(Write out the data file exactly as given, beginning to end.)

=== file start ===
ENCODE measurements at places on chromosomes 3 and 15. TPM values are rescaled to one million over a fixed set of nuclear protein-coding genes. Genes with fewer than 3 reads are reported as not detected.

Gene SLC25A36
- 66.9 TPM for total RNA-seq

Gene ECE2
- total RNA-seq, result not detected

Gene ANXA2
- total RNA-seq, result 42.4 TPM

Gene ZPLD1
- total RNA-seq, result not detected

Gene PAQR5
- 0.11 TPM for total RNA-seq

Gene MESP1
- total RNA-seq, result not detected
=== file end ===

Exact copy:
ENCODE measurements at places on chromosomes 3 and 15. TPM values are rescaled to one million over a fixed set of nuclear protein-coding genes. Genes with fewer than 3 reads are reported as not detected.

Gene SLC25A36
- 66.9 TPM for total RNA-seq

Gene ECE2
- total RNA-seq, result not detected

Gene ANXA2
- total RNA-seq, result 42.4 TPM

Gene ZPLD1
- total RNA-seq, result not detected

Gene PAQR5
- 0.11 TPM for total RNA-seq

Gene MESP1
- total RNA-seq, result not detected